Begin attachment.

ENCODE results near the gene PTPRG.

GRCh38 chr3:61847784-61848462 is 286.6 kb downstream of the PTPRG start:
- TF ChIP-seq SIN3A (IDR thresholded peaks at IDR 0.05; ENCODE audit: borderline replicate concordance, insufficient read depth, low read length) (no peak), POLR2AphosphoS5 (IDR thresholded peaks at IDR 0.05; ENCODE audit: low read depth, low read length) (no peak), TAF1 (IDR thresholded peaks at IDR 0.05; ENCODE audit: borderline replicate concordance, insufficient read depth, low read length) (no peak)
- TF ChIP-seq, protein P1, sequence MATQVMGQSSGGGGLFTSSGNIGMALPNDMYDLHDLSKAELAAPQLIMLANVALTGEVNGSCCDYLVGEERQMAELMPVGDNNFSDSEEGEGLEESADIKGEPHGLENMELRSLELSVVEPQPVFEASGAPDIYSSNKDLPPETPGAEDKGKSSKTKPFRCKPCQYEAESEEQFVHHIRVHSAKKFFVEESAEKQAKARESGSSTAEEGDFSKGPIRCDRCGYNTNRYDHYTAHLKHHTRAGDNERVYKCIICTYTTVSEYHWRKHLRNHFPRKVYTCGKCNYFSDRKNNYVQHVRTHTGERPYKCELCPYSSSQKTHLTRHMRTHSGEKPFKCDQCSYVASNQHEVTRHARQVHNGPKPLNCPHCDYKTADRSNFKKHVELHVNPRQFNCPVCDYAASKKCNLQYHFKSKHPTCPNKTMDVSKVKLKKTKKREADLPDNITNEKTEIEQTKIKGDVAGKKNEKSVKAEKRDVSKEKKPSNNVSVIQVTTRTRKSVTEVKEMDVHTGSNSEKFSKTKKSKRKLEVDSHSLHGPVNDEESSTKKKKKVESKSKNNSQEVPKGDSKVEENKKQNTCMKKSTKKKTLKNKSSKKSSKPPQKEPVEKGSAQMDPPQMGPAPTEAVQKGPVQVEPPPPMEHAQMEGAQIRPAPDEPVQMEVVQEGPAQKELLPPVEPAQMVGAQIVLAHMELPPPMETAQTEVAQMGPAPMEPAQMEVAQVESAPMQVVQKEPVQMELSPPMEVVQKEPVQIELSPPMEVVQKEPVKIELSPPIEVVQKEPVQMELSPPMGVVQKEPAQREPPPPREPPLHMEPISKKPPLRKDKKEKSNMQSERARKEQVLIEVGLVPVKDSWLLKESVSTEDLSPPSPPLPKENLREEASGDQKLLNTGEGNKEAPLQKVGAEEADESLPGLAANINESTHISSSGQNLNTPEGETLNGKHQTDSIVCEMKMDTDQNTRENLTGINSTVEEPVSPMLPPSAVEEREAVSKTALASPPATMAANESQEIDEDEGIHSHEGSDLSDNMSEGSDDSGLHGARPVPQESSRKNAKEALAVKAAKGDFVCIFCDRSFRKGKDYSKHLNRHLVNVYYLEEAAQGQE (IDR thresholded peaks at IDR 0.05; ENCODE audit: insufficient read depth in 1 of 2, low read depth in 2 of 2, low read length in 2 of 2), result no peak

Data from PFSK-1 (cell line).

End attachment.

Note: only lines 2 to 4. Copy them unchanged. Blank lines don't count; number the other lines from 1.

GRCh38 chr3:61847784-61848462 is 286.6 kb downstream of the PTPRG start:
- TF ChIP-seq SIN3A (IDR thresholded peaks at IDR 0.05; ENCODE audit: borderline replicate concordance, insufficient read depth, low read length) (no peak), POLR2AphosphoS5 (IDR thresholded peaks at IDR 0.05; ENCODE audit: low read depth, low read length) (no peak), TAF1 (IDR thresholded peaks at IDR 0.05; ENCODE audit: borderline replicate concordance, insufficient read depth, low read length) (no peak)
- TF ChIP-seq, protein P1, sequence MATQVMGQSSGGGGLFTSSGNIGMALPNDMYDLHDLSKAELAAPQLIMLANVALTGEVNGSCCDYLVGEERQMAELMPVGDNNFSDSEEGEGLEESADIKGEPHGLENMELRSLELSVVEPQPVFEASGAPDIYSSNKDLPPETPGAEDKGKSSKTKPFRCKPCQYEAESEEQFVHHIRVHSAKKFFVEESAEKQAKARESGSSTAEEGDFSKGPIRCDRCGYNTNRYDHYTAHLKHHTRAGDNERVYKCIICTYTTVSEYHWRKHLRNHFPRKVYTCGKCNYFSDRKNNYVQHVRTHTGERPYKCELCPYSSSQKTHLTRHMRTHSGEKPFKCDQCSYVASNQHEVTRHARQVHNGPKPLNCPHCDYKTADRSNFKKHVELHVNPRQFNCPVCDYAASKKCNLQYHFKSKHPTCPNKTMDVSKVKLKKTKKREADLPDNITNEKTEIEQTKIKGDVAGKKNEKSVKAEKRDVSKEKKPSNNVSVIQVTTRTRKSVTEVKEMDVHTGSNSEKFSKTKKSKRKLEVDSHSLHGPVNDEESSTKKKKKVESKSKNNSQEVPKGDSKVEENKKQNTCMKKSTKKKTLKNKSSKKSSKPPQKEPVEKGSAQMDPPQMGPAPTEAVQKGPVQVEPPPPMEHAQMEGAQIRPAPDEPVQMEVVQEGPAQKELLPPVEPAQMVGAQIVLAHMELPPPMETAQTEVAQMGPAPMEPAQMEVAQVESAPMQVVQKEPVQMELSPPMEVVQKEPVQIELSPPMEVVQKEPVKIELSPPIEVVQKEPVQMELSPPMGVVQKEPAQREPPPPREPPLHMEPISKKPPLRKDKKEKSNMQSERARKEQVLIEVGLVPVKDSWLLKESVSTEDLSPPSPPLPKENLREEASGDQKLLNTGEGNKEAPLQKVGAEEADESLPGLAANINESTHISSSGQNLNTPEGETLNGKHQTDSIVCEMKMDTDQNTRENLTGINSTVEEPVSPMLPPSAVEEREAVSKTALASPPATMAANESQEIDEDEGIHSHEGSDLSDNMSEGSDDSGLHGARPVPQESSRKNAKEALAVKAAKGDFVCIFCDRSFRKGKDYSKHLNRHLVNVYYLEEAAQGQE (IDR thresholded peaks at IDR 0.05; ENCODE audit: insufficient read depth in 1 of 2, low read depth in 2 of 2, low read length in 2 of 2), result no peak